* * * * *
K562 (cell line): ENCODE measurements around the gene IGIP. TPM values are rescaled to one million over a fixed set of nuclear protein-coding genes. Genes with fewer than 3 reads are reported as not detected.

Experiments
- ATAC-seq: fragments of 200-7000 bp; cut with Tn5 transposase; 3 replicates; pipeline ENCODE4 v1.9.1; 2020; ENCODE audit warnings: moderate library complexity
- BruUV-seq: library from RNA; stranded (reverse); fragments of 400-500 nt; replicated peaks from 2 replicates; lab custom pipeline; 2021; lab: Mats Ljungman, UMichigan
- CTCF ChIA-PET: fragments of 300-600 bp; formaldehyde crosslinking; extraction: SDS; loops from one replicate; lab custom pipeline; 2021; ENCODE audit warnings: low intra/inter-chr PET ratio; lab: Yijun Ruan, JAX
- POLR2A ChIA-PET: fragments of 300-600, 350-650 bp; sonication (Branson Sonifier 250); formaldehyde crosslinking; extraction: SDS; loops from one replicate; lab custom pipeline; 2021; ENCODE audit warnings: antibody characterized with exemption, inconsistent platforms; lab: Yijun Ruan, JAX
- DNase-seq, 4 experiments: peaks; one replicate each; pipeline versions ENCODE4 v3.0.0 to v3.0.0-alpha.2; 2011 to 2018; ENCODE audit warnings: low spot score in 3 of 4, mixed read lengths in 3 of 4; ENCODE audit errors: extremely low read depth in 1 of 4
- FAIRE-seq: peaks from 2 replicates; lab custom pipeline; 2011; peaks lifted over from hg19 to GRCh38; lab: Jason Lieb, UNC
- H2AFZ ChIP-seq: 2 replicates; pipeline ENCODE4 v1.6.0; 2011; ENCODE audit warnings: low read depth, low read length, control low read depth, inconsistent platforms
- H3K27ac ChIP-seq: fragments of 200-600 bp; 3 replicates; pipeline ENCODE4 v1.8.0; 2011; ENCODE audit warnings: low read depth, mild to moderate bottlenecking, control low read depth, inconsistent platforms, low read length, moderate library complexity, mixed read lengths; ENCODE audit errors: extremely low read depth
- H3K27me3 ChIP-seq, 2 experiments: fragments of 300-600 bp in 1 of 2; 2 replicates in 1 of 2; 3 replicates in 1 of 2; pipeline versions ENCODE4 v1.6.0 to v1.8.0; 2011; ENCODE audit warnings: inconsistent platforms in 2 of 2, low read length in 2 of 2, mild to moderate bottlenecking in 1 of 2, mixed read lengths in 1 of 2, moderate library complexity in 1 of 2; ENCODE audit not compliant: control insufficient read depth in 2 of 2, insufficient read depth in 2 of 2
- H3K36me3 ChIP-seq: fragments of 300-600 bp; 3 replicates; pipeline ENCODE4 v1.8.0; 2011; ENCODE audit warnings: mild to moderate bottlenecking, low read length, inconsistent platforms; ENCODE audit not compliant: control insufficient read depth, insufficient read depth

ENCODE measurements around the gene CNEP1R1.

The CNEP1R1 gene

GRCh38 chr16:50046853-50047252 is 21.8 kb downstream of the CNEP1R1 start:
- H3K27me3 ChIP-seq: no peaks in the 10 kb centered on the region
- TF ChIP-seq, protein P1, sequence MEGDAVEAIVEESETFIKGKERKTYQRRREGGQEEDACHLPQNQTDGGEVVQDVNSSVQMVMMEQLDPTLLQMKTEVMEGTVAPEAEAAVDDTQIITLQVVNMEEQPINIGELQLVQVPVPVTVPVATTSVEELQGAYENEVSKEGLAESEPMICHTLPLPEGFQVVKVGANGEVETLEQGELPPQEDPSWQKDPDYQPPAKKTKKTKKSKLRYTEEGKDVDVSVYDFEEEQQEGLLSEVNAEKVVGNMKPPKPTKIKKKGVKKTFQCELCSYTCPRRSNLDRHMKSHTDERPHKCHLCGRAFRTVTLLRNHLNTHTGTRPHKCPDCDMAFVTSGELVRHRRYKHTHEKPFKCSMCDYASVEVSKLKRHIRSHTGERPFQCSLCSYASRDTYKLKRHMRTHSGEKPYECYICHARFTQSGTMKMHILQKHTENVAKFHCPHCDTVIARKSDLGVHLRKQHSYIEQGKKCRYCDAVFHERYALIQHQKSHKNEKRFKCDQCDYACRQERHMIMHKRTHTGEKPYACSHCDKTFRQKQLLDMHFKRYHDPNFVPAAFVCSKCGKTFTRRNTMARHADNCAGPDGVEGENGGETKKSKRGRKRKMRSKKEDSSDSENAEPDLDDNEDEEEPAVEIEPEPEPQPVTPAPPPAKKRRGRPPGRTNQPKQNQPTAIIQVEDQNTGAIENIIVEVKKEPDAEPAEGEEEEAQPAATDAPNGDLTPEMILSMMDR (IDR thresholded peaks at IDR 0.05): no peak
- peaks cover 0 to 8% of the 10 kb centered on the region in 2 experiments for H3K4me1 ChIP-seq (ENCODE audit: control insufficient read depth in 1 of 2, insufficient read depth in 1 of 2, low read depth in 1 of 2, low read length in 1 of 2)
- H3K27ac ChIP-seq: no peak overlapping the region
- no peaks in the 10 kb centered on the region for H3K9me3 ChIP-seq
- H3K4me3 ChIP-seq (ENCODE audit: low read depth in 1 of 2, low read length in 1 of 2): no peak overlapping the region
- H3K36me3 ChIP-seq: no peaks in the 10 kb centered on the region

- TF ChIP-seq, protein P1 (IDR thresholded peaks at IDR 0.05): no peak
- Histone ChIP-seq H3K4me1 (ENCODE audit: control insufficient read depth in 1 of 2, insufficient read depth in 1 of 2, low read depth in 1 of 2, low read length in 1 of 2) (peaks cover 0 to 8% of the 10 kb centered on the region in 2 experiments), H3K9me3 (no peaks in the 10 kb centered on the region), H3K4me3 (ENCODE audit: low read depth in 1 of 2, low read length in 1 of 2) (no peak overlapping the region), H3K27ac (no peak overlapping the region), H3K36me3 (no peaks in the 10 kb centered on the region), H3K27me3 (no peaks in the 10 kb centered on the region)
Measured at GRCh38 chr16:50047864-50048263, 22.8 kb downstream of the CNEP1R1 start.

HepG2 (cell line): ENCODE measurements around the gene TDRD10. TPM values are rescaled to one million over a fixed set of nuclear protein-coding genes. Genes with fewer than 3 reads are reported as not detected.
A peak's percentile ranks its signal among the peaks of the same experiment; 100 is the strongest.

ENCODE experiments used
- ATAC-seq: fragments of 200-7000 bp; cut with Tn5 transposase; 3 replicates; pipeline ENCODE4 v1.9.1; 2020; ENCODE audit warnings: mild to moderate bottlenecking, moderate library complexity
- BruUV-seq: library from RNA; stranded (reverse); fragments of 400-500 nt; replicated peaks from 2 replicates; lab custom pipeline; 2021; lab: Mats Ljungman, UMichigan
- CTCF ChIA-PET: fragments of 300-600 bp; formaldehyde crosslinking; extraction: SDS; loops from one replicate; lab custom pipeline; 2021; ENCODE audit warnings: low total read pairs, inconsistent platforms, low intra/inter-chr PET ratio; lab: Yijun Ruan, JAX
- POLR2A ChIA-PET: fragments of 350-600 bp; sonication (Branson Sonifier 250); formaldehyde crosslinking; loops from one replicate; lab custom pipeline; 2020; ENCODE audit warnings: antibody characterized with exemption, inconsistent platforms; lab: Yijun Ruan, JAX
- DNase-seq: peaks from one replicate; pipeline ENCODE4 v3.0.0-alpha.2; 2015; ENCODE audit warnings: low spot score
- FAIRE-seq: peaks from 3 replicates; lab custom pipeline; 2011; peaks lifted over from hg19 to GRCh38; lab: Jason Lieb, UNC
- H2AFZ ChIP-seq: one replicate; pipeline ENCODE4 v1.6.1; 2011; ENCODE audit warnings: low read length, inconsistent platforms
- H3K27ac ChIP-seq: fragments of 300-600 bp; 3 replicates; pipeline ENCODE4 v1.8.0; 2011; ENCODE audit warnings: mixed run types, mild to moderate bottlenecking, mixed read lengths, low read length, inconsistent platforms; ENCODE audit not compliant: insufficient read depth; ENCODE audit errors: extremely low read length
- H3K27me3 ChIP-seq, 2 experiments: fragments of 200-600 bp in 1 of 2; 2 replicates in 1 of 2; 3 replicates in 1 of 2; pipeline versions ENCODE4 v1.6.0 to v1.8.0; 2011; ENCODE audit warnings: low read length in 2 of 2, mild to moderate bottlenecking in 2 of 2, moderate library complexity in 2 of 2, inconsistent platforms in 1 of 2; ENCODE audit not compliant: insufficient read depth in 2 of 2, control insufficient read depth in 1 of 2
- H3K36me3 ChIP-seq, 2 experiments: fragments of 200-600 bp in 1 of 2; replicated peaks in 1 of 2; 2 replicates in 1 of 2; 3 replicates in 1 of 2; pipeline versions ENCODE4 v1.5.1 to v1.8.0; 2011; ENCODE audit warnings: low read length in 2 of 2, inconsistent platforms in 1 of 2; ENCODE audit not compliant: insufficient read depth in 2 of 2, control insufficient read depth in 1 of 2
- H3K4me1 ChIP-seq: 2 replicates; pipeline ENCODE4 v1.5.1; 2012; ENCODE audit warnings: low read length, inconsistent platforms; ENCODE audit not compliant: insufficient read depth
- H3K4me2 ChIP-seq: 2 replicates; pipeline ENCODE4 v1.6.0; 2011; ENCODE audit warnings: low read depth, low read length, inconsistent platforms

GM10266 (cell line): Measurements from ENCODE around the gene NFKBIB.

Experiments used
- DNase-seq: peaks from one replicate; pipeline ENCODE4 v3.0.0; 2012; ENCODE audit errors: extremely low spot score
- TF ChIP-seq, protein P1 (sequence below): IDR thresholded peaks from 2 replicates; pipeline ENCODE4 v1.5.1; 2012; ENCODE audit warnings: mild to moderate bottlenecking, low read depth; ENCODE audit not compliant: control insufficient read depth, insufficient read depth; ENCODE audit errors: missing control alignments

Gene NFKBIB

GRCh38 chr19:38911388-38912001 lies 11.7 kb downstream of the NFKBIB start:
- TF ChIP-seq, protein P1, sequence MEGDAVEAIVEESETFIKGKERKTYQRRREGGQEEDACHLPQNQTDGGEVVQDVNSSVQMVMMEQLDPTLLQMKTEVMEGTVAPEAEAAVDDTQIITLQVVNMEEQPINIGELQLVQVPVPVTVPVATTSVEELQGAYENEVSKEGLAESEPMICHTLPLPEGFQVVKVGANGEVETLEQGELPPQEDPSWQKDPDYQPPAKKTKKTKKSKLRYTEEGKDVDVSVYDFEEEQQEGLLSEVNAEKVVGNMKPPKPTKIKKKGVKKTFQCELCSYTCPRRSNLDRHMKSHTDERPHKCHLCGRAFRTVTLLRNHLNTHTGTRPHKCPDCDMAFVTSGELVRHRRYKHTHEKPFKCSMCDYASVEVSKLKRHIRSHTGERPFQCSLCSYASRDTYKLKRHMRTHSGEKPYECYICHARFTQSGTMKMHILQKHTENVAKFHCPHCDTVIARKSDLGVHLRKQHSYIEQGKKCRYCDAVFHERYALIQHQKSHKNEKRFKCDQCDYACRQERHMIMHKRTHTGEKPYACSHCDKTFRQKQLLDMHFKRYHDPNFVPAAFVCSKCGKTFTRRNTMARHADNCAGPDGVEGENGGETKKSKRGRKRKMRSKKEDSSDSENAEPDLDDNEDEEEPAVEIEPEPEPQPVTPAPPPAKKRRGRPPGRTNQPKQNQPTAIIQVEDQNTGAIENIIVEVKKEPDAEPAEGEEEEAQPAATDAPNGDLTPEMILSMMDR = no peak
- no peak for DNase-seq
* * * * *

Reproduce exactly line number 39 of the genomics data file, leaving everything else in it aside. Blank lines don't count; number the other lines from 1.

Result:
- H3K4me1 ChIP-seq: 2 replicates; pipeline ENCODE4 v1.5.1; 2012; ENCODE audit warnings: low read length, inconsistent platforms; ENCODE audit not compliant: insufficient read depth